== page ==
World’s First Solar Flight to Land in Honolulu

World’s First Solar Flight to Land in Honolulu

World’s First Solar Flight to Land in Honolulu

After flying over 5,000 miles purely on solar power, Solar Impulse is set to land in Honolulu. The Round the World flight mission, led by co-founders and pilots Bertrand Piccard and André Borschberg, is stated to be the first of its kind.

The nonstop trip across the Pacific Ocean—never before attempted by a zero fuel airplane—began in Nagoya, Japan and will last 5 days and 5 nights.

Solar Impulse is equipped with 17,000 solar cells that absorb energy during daytime to supply power to a 2,077-pound lithium battery used during the night.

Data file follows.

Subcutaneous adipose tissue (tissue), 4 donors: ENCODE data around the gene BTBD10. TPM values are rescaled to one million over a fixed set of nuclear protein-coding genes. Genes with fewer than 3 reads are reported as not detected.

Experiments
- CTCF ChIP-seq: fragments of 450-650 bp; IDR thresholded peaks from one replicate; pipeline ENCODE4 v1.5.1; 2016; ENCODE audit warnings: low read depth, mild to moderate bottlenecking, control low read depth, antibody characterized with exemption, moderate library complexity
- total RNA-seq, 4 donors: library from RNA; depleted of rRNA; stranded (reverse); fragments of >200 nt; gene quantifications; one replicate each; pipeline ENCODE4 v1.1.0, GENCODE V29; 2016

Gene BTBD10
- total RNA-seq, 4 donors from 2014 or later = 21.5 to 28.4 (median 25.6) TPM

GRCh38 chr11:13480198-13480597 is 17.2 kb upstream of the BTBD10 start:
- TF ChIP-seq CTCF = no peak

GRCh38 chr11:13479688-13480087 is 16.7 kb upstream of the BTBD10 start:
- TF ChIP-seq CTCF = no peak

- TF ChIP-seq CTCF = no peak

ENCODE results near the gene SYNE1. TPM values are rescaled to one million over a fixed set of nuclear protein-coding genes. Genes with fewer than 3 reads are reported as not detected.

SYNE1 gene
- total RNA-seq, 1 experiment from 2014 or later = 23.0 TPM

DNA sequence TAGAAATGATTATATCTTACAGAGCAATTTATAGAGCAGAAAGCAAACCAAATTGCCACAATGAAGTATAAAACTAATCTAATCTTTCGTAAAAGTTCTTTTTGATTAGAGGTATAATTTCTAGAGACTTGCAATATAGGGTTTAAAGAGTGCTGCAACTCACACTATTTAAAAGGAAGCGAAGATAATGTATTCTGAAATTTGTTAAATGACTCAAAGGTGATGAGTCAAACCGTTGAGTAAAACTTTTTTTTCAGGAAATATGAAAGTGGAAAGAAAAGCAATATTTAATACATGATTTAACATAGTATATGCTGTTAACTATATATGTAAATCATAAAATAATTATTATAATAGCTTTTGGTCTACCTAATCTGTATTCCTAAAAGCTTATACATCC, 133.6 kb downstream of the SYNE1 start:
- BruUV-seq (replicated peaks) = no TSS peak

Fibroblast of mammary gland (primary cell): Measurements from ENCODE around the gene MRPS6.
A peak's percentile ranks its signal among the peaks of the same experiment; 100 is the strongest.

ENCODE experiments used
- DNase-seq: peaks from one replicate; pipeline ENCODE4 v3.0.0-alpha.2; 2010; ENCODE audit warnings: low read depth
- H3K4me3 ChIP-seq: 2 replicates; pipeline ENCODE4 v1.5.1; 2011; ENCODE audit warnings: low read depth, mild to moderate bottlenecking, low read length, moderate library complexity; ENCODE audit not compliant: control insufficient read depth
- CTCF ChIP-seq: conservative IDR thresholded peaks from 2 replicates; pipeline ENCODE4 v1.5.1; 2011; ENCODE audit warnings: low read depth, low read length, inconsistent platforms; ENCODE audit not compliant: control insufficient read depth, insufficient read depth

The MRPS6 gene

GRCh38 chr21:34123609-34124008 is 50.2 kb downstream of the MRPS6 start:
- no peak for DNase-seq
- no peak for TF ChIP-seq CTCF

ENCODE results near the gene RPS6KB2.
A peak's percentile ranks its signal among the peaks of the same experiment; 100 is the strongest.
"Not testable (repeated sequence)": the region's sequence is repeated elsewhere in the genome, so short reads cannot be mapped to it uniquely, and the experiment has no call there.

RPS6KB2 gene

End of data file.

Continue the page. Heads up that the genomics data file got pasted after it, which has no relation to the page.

The flight will mark Solar Impulse’s eighth completed leg of the 13-leg journey, putting the plane on track to circumnavigate the globe this summer—another feat “no solar powered plane has successfully completed.”

World’s First Solar Flight to Land in Honolulu

World’s First Solar Flight to Land in Honolulu

“We want to show that clean technology and renewable energy can achieve the unthinkable,” said Bertrand Piccard, pilot and chairman of the program.

After leaving Honolulu, Solar Impulse will complete five more flight legs before reaching its starting point and final destination of Abu Dhabi.

Photo courtesy: Schindler

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